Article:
8 Famous Novelists You Didn't Know Were Poets, Too
April is National Poetry Month, and while you should always have your nose buried in a volume of verse, this is an especially great month to lose yourself in metaphor and meter. If you're new to poetry or just haven't spent much time with the stuff, you're not alone — but that can make digging in kind of intimidating. However, some of your favorite novelists are also poets, and their work is a great place to start.
Ondaatje might be best known for his lush epic The English Patient, but the Booker Prize-winner is also a well-published poet. The Collected Works of Billy the Kid: Left-Handed Poems, which traces the life of Billy the Kid through verse, is perhaps his most famous collection.
Walker is an activist, womanist, total badass, and poet. Her novel The Color Purple is widely acclaimed and influential, but her poetry is just as moving. Walker's latest volume, the brilliantly-titled Hard Times Require Furious Dancing, was released in 2010.
Banks’s novel The Sweet Hereafter is beautiful enough to be considered poetry (seriously, read it if you haven’t) but he has two poetry collections under his belt, too, both winterishly-titled: Waiting to Freeze and Snow.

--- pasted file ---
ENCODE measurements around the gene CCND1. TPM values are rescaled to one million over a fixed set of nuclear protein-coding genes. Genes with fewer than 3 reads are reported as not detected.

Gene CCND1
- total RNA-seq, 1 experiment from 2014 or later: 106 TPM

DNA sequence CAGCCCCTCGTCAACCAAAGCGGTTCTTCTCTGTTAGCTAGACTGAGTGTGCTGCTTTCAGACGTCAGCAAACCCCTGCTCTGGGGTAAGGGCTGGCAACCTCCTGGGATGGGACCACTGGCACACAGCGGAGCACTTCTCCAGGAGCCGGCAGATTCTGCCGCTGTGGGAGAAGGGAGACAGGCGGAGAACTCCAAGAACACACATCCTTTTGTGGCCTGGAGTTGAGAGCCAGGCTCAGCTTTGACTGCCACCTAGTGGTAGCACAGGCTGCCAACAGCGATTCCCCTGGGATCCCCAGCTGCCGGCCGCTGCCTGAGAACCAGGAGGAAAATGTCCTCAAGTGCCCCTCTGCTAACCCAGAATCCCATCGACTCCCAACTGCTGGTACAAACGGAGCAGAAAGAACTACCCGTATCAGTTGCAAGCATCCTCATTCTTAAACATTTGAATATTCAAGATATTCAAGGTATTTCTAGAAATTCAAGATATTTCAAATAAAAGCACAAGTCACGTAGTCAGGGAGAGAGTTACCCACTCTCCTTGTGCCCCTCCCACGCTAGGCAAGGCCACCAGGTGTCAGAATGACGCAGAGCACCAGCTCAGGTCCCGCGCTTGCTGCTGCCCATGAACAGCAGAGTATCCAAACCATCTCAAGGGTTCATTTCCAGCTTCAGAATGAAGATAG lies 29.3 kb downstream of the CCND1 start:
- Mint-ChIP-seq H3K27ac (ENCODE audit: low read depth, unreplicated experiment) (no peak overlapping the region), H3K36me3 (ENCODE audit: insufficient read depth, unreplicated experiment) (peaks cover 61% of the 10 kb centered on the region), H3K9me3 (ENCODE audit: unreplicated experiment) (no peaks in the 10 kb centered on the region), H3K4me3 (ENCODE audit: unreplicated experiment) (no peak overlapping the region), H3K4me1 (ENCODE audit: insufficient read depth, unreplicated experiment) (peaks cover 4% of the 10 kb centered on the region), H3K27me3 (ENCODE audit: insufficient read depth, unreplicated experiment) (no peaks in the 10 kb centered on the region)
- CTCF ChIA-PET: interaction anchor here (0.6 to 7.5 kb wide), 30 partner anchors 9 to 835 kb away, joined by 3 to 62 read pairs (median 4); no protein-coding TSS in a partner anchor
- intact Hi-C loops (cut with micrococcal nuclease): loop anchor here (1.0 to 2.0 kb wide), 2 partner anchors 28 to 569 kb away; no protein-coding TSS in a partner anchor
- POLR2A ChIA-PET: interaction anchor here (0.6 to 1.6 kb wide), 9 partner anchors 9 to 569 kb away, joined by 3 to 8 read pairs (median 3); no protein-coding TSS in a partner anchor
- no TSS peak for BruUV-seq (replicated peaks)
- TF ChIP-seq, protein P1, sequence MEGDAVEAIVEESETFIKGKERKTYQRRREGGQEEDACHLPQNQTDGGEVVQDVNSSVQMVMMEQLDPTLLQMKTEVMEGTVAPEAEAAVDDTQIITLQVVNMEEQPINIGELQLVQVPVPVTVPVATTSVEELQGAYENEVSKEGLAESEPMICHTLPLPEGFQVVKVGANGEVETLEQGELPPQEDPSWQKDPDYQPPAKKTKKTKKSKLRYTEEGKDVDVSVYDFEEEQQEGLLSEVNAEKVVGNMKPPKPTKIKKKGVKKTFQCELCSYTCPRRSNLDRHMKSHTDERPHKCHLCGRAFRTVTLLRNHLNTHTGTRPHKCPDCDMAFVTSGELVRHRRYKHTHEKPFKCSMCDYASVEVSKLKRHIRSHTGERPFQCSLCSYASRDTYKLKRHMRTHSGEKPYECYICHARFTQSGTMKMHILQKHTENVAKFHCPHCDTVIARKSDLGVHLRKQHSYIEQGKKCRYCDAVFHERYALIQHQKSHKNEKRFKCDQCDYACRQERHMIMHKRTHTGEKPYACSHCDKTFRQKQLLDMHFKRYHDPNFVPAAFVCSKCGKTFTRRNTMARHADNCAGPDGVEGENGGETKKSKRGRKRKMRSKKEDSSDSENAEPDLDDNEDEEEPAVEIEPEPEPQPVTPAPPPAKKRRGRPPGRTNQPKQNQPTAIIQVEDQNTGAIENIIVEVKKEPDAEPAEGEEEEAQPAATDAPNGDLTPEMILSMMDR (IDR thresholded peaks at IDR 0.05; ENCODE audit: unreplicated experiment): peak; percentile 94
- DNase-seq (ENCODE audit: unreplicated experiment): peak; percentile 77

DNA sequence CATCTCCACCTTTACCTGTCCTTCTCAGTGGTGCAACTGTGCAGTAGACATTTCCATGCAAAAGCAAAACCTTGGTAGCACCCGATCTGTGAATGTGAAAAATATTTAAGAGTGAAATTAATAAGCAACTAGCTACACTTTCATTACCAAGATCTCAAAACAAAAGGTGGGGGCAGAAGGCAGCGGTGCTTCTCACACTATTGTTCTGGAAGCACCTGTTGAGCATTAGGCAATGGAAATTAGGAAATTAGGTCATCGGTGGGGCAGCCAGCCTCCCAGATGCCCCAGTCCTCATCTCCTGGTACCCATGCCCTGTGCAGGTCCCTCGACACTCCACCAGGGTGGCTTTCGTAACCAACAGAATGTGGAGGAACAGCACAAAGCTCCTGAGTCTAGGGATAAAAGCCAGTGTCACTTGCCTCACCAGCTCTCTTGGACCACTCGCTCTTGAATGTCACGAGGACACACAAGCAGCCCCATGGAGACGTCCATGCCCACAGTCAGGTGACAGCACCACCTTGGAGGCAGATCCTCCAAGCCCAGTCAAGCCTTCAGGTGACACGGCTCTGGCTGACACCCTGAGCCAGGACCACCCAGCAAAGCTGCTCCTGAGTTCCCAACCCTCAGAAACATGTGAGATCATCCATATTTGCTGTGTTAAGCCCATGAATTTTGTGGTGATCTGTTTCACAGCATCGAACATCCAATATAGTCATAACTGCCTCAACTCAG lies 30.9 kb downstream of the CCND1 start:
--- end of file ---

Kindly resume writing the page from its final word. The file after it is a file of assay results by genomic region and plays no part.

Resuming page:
As one of Canada’s most prolific and well-respected writers, Atwood has won accolades and devotees for novels like The Handmaid’s Tale, but she has written as many poetry books as she has novels. Admirers and newcomers to her work should pick up her 1961 volume Double Persephone.
Aside from winning the Pulitzer (twice!) for his Rabbit novel series, Updike also published nine poetry collections in his lifetime. Fans of his frank approach to sex will dig his salacious poem “Cunts: Upon Receiving The Swingers Life Club Membership Solicitation.”
If Lolita tops your favorites list (no judgments), track down Nabokov’s poem “Lilith” (from Poems and Problems) whose focus on the sexuality of a young girl is widely considered to be a precursor to his highly controversial and popular novel.
Sure, Moby Dick is impressive and all, but Melville is responsible for Clarel, an epic poem (18,000 lines) that’s longer than both The Iliad and Paradise Lost. Privately, he wrote much more poetry than he did fiction, but his talents as a poet were largely overlooked in his lifetime.
Her novel Fear of Flying is a pillar of feminism’s second wave, and Jong’s poetry is an extension of that movement’s values. Her poem “Nursing You" is guaranteed to bring your feminist fever to the surface, with lines like “I am the second daughter / of a second daughter / of a second daughter, / but you shall be the first. / You shall see the phrase / 'second sex' / only in puzzlement, / wondering how anyone, / except a madman, / could call you 'second' / when you are so splendidly / first."